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Four bold predictions for this Blue Jays season

Four bold predictions for this Blue Jays season
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The last two years have taught us to expect the unexpected when it comes to the Toronto Blue Jays . Between the injuries — so many injuries — the suspensions, the trades, the releases, the back-and-forth over going into rebuild mode, actually going into rebuild mode, it has been a period of upheaval for the baseball club. As Toronto continues to shift gears, there is little to suggest the dust has completely settled on this project, which makes predicting what will happen in 2019 an exercise in futility. But where’s the fun in that? Here are a handful of crazy predictions for the upcoming year. Full disclosure: We’re reaching. (Or are we?)

Cavan Biggio is the first with MLB bloodlines to get the call to the big leagues

Cavan Biggio can play both the infield and outfield, versatility that could put him at the top of the list for an early recall from the minors should manager Charlie Montoyo need to shake up his roster due to injury or poor performance.  (Mark Brown / GETTY IMAGES file photo)

Let’s face this head on: Seeing both Vladimir Guerrero Jr. and Bo Bichette in the big leagues this year may be a stretch. Management is already playing the service-time game with No. 1 prospect Guerrero and, if they’re looking that far down the line with one player, might not want to be re-signing two big-name free agents at the same time years from now. There is always the option to follow the Chicago White Sox’s lead and go the Eloy Jimenez route by signing Guerrero and/or Bichette to a long-term deal. It’s a path general manager Ross Atkins said he is open to, but there is no evidence of serious talks. Service time won’t be such a concern when it comes to Biggio, Toronto’s No. 10 prospect who had a breakout campaign in 2018. Plus, his versatility as both an infielder and an outfielder fits with manager Charlie Montoyo’s strategy. If injury or poor performance were to result in a call-up, Biggio could get the nod as the Jays decide how to proceed with their bigger names.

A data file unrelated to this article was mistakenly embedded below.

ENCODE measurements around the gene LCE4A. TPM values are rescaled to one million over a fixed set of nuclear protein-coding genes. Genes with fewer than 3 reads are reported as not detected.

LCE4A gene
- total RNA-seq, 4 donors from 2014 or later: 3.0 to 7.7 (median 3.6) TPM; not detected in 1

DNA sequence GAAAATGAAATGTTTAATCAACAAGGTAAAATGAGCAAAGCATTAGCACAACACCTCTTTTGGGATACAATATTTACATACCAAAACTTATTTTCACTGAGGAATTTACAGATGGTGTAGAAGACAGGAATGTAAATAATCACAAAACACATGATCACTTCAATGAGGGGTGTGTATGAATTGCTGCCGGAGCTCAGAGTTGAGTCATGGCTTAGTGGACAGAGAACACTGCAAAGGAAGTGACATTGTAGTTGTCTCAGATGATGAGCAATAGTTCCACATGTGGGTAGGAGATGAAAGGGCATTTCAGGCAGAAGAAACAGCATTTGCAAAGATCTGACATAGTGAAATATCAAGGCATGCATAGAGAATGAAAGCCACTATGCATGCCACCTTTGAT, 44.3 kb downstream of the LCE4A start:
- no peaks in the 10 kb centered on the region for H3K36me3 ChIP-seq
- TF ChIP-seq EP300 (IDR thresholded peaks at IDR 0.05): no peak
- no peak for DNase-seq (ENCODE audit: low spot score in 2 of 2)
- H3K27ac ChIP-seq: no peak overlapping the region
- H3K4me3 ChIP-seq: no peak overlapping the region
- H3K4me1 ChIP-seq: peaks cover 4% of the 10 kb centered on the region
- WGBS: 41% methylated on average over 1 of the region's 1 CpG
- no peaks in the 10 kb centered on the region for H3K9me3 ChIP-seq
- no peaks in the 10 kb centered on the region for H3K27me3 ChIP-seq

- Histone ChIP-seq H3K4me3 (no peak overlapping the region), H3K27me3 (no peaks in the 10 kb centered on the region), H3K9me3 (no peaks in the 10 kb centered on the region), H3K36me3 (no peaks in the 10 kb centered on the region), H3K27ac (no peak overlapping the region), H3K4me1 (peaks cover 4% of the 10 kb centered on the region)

Randal Grichuk is your 2019 Jays all-star — and could be traded because of it

There is no way around it: Grichuk had a terrible start to 2018. After hitting .106 in the first month, the 27-year-old’s 25 home runs for the season look even more impressive. A full year under his belt will likely mean even more long balls for Grichuk. Prediction: 32. His versatility on defence, his ability to play in right or centre field and the fact he’s under club control until 2021 are all selling points. Dealing a guy still in his prime rather than unloading some of the more veteran players (we’ll get to that) should mean a much better, and perhaps more timely, return for the Jays.

Brandon Drury keeps Vlad off the hot corner — or even off the roster

Drury hit .308 this spring and made hard plays on defence look like a cinch. Plus, the 26-year-old is driven after 2018 went up in flames because of injuries. If he gets off to a hot start at the plate, it could be an excuse to keep Guerrero down at the Triple-A level. Even if Guerrero is promoted, Drury’s effortless defence could mean more time at first base or as designated hitter for the No. 1 prospect.

Enjoy your favourite players now — they’re not going to last

Justin Smoak, Kevin Pillar, Marcus Stroman and Aaron Sanchez all have a good chance of being gone by August. Smoak, owed $8 million this year, seems to have picked up where he left off the past two seasons, hitting .351 with four home runs and nine RBIs this spring. Pillar, Toronto’s longest-tenured player, and his solid defence have drawn interest recently and could result in a much-needed outfield prospect in return. And the thinking with Stroman and Sanchez is that healthy starts will mean more callers after both were shopped around this off-season. Don’t expect the Jays to suddenly stray from the plan if Toronto is in the wild-card race near the trade deadline — this is a team for the future and management still needs to ship a couple of players out to better compliment its up-and-coming young core.
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